Surly, the iPhone users would be more receptive to advertising from Apple. I still think the reason that Apple does not use it is because they know its a bill of goods.

Apple doesn't have to advertise to those people. They drink the Kool-Aid on their own volition.
 
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Jeremy1026

macrumors 68020
Nov 3, 2007
2,210
1,013
I've asked it before and I'll ask it again - if iAd is so good then why doesn't Apple use it for advertising?

Same reason google doesn't advertise on adsense. The point of running an ad network is to make money from advertisers, if you are simply paying yourself, you aren't really making money. Also, if Apple fills all unfilled inventory with their own ads, why would an advertiser want to go there? What makes them think that the host company isn't overfilling their own ads, and leaving their advertisers out to dry, it takes away from the confidence and integrity of the network.
 
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DrFreeman

macrumors member
Apr 9, 2010
44
0
I've asked it before and I'll ask it again - if iAd is so good then why doesn't Apple use it for advertising?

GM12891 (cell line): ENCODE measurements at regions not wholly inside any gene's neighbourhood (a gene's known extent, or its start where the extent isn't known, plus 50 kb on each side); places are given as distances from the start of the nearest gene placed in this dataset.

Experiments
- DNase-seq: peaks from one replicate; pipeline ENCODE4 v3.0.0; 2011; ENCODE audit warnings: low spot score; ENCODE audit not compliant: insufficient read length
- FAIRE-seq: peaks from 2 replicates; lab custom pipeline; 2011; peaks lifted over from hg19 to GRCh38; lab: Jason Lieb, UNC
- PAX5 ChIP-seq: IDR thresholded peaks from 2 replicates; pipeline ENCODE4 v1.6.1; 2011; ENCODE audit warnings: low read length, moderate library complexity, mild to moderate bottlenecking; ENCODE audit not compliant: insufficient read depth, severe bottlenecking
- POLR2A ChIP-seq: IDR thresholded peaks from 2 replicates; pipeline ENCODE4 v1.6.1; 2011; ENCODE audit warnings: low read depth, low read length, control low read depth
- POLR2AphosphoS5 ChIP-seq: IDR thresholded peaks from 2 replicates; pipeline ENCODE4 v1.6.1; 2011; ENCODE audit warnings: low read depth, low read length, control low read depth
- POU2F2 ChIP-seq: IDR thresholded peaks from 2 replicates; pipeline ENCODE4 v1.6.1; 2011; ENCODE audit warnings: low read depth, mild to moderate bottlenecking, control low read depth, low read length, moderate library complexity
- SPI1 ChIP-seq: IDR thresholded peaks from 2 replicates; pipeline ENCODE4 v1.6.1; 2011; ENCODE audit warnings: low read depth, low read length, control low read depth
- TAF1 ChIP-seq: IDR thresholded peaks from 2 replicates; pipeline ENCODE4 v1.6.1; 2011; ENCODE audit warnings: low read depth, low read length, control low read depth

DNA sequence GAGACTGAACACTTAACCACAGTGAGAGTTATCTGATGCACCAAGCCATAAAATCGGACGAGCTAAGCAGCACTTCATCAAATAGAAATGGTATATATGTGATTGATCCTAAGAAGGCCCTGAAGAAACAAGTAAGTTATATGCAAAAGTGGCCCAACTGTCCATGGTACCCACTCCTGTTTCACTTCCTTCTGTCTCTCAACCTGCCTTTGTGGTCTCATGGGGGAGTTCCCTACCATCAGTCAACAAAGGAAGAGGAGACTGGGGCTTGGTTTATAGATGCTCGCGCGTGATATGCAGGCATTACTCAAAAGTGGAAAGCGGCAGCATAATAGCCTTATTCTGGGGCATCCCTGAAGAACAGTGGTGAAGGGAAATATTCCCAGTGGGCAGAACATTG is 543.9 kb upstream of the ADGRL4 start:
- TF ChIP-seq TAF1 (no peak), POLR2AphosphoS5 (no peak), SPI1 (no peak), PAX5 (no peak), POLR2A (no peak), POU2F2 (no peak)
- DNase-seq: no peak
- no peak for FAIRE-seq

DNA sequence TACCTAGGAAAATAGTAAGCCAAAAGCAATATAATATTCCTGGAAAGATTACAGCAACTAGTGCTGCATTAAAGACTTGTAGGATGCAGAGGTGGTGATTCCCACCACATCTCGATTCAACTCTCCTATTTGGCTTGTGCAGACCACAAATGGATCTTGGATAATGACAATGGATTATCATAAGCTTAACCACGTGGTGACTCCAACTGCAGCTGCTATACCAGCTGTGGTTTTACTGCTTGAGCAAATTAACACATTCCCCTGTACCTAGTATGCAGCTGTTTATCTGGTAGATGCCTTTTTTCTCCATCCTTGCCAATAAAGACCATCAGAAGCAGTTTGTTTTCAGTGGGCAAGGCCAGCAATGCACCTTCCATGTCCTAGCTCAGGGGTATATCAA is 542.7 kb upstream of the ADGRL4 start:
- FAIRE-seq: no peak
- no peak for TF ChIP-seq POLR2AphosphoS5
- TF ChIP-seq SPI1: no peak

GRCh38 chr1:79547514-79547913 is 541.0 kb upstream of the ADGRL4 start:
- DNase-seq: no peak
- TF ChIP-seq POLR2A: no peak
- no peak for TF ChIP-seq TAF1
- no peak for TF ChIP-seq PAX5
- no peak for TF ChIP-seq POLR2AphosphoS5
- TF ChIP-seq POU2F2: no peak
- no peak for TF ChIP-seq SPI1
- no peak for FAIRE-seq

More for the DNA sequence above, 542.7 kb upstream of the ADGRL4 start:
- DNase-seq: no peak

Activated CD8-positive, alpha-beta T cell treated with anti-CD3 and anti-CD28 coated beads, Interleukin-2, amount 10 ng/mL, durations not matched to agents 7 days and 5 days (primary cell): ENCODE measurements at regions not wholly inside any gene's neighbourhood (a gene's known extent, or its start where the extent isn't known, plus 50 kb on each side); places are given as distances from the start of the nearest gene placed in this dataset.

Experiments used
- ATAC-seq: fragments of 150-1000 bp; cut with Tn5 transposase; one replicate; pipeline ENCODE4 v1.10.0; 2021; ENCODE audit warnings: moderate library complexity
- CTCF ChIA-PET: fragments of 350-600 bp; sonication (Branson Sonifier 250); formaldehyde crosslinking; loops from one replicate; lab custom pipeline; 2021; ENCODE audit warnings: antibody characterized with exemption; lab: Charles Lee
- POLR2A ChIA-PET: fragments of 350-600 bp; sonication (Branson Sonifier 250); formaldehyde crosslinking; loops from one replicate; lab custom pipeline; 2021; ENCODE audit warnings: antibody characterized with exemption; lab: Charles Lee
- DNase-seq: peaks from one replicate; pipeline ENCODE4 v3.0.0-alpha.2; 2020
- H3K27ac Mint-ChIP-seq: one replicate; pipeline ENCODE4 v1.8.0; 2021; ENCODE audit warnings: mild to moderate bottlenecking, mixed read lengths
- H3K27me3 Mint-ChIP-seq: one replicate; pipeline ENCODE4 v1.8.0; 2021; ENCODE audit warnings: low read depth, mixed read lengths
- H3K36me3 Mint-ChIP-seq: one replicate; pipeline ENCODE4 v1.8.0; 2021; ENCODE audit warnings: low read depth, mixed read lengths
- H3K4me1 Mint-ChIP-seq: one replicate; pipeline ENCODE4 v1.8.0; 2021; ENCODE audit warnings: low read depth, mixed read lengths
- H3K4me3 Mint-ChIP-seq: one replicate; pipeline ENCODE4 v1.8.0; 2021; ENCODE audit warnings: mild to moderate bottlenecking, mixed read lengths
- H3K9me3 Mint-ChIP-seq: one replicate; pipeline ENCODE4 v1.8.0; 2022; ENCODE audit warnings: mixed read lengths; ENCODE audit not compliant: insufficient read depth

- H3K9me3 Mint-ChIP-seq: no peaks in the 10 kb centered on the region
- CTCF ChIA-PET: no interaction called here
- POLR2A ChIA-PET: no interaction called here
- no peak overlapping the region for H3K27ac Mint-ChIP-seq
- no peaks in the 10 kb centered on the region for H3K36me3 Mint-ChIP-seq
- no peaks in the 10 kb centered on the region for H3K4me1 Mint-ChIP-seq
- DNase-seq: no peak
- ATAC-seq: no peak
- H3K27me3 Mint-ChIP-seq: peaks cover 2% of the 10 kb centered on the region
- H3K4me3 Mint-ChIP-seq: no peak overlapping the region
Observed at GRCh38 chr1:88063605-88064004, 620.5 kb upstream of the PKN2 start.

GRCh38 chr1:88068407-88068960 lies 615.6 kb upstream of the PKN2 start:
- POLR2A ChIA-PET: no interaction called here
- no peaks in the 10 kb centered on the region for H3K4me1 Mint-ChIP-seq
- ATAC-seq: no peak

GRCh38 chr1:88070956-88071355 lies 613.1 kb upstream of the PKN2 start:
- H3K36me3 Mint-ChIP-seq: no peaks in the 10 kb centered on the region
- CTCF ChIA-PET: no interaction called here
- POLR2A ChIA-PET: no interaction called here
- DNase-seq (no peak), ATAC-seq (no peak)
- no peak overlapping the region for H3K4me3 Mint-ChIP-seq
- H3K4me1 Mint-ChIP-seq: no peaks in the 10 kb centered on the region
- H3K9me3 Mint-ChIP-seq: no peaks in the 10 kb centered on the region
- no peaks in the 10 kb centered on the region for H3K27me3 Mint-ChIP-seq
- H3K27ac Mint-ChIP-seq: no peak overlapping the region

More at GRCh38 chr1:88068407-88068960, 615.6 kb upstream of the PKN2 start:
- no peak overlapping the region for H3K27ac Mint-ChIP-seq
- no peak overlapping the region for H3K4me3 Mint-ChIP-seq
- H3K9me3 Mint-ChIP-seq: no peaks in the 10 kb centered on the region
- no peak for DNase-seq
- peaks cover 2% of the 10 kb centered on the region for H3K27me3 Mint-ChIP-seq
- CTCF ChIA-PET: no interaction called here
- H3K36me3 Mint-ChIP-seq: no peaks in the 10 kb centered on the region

Aside from the iPhone, Apple has plenty of fodder for iAd like the iPad, MacBook, Mac Book Pro, XServe, XSan, iPod Touch, iPod Nano, iPod Shuffle, iPod Classic, Apple TV, iMac, iTunes content, Mac Mini, MacPro, Airport routers, Cinema Display, Mobile Me, iLife, iWork, Final Cut (both express and pro), Logic, and sundry peripherals (rechargeable batteries, keyboards, mice, track pad).

Surly, the iPhone users would be more receptive to advertising from Apple. I still think the reason that Apple does not use it is because they know its a bill of goods.

What on earth :eek:

iAd is just an advertising platform developed by Apple. It is the next logical thing to do for apple, and for that matter any company in apple's position.

Why does anyone in the right mind would want to put ads on Final Cut or Airport routers!!!!
 
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dlewis23

macrumors 65816
Oct 23, 2007
1,061
1,330
iAds are good. I use them in almost all my apps, but the fill rates need to come up. Apple still only has 2 different ads running.
 
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kickdacatt

macrumors newbie
Mar 8, 2010
6
0
Not really...

"The Dove ad resulted in a "double-digit" percentage of users seeking further information about the product, with 20% of viewers returning to check the ad out again. (Repeat viewers are marketers' favorite kind -- it indicates a clear interest in their brand.) That's a good start, Master said."

It's more than likely that there is very little interest in your brand and more interest in either:

1) Pujols
2) Pettitte
3) How the iAd works specifically (e.g. what is it?!)